Americans Like Science — and Scientists

22 07 2009

Well, thank goodness! (or should we thank god for making it so?)

Cock of the snook to the Global Ethics Center for this summary of the new Pew poll.

Read even more about it here.

[S]cience and scientists are viewed positively by those who differ over evolution, global warming and other contentious issues.

On the question of evolution, for instance, 78% of those who say that humans and other living things have evolved over time because of natural selection and other natural processes say that scientists contribute a lot to the well-being of society. Those who say humans and other living things have existed in their present form since the beginning of time express a less positive view of scientists; nonetheless, 63% of them say scientists have contributed a great deal to society.

Pew poll graphic July 2009

Pew poll graphic July 2009

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5 responses

22 07 2009
Daryl Cobranchi

They may respect scientists but they have little knowledge of and regard for the product of scientific activities.

22 07 2009
COD

Along the same vein…
http://abstrusegoose.com/62

23 07 2009
Luke Holzmann

I’m guessing it’s largely due to the context in which they hear the word “scientists.” I think the same is probably true for other labels, like, “Christian”…

For those who find evolution to be a foundational truth for life, then “scientists” are the good guys, revealing the deepest truths about life.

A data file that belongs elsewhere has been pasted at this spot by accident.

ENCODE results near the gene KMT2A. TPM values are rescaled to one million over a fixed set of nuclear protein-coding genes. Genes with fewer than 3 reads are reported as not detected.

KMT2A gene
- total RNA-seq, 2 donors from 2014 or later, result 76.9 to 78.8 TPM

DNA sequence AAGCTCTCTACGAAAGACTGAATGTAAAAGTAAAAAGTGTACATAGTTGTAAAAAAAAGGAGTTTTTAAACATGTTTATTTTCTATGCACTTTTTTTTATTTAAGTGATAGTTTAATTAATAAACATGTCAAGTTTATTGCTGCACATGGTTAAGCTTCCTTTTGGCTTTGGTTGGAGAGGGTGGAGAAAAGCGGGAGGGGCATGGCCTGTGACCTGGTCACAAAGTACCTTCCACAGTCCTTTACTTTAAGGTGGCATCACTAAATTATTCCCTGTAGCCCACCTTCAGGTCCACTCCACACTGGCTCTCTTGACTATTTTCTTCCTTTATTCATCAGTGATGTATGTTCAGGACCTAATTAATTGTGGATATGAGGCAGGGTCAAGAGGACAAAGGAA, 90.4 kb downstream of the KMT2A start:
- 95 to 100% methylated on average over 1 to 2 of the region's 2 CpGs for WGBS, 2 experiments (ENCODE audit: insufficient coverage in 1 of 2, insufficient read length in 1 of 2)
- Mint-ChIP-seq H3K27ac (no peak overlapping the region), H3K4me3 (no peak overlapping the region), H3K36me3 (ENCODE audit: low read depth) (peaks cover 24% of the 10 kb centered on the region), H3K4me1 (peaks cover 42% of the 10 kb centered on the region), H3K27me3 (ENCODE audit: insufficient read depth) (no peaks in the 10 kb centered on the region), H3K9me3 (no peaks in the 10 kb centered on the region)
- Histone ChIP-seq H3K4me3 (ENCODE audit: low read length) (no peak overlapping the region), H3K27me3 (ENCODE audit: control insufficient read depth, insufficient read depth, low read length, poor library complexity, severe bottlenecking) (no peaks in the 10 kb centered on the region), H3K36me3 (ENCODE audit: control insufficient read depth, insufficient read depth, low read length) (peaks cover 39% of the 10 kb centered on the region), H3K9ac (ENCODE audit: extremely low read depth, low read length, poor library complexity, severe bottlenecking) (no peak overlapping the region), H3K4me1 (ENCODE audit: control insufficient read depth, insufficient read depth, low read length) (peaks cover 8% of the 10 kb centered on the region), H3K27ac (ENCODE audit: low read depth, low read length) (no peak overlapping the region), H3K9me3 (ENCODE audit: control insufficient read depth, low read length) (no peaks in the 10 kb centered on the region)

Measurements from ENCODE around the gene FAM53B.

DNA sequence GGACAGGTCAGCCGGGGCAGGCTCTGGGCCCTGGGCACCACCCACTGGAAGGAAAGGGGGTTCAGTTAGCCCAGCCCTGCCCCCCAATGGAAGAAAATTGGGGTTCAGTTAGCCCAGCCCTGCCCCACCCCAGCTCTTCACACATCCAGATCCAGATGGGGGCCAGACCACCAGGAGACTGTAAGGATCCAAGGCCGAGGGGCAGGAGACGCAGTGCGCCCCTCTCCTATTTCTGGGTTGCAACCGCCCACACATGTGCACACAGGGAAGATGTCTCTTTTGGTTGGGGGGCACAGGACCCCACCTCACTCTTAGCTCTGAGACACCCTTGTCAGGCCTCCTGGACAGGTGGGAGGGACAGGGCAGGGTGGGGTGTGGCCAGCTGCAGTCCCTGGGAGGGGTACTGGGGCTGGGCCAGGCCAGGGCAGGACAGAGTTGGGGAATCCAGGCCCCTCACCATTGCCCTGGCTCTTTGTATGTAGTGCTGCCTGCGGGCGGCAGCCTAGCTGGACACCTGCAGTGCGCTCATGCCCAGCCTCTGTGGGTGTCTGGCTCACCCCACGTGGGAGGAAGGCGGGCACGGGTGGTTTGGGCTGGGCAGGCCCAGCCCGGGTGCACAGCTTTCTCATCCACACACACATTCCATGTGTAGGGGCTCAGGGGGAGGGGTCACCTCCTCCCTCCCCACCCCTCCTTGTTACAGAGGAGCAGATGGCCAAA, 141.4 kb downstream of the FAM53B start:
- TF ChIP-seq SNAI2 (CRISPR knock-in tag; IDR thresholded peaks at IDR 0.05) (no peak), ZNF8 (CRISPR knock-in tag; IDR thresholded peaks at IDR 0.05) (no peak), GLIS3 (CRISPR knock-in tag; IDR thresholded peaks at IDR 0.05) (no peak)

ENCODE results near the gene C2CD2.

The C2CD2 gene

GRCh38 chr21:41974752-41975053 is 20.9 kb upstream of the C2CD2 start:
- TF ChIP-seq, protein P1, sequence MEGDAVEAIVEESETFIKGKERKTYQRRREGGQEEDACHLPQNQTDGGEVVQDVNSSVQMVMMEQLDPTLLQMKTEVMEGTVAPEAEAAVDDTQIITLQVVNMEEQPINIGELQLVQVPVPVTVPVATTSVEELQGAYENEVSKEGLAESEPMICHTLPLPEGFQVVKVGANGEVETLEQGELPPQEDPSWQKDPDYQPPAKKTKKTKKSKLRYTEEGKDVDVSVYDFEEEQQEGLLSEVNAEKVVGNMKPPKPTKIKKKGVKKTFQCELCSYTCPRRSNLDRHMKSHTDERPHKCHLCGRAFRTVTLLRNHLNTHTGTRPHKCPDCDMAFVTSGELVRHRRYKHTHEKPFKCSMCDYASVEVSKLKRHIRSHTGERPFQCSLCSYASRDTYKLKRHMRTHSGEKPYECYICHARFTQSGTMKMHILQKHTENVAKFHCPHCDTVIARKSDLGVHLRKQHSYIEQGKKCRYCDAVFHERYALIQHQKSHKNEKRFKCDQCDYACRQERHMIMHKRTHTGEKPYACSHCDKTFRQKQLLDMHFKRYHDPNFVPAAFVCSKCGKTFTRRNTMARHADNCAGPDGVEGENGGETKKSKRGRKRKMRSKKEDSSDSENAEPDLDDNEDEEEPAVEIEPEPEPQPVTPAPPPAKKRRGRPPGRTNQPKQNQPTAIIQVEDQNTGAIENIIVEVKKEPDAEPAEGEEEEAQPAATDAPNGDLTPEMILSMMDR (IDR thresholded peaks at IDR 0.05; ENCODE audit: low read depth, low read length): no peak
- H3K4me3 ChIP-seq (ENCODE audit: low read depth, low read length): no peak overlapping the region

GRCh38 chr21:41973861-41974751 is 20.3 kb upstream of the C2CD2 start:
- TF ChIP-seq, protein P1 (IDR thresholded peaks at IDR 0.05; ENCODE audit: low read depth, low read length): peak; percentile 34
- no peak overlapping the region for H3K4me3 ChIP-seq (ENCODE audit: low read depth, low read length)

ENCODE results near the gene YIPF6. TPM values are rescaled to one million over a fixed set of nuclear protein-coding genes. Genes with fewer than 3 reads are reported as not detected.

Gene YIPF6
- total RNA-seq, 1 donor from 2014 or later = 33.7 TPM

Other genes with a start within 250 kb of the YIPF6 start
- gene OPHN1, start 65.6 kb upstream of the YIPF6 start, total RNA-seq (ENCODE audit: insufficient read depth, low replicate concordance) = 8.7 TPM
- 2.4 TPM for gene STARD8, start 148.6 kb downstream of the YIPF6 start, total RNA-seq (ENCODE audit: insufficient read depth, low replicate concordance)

For those who see evolution as the lie against the nature of reality, then “scientists” are the bad guys, destroying society.

But the setup question biases the–largely unrelated–actual question: How much do scientists contribute to society?

They’ve contributed a lot. Many of them have been strong Christians who found the nature of God something on which to base scientific inquiry. And many other scientists have been non-religious, but their incredible work into how things interact have lead to tremendous advancements in society.

How much have Christians contributed to society?

A lot. But if your answer is prefaced with: “How many psycho Christians do you know?”… I’m guessing the answers would vary .

Just a thought…

~Luke

24 07 2009
NanceConfer

Indeed, answers may vary. Some answers are based in fact and some in political manipulation, for instance. Like this — http://www.centerforinquiry.net/opp/news/senate_minority_report_on_global_warming_not_credible/

Nance

24 07 2009
JJ

And there’s just plain stupid, too. Sarah Palin’s anti-science example, which is literally know-nothing or even anti-knowing (did we all know that sci- means knowledge? A new (Christian) parent blog I’ve just added to Snook’s roll, defines it as “knowledge sought [scita] and knowledge that must be sought to make sound decisions [scienda]”):

As Alaska Gov. Sarah Palin prepares for the next stage of her political career, a majority of Americans hold an unfavorable view of her, and there is broad public doubt about her leadership skills and understanding of complex issues, according to a new Washington Post-ABC News poll.

. . .57 percent of Americans say she does not understand complex issues, while 37 percent think she does, a nine-percentage-point drop from a poll conducted in September just before her debate with now-Vice President Biden. The biggest decline on the question came among Republicans, nearly four in 10 of whom now say she does not understand complex issues. That figure is 70 percent among Democrats and 58 percent among independents.

“She just, to me, lacks substance and dedication,” poll respondent Barbara Jamison, 59, a data-entry worker at a publishing company

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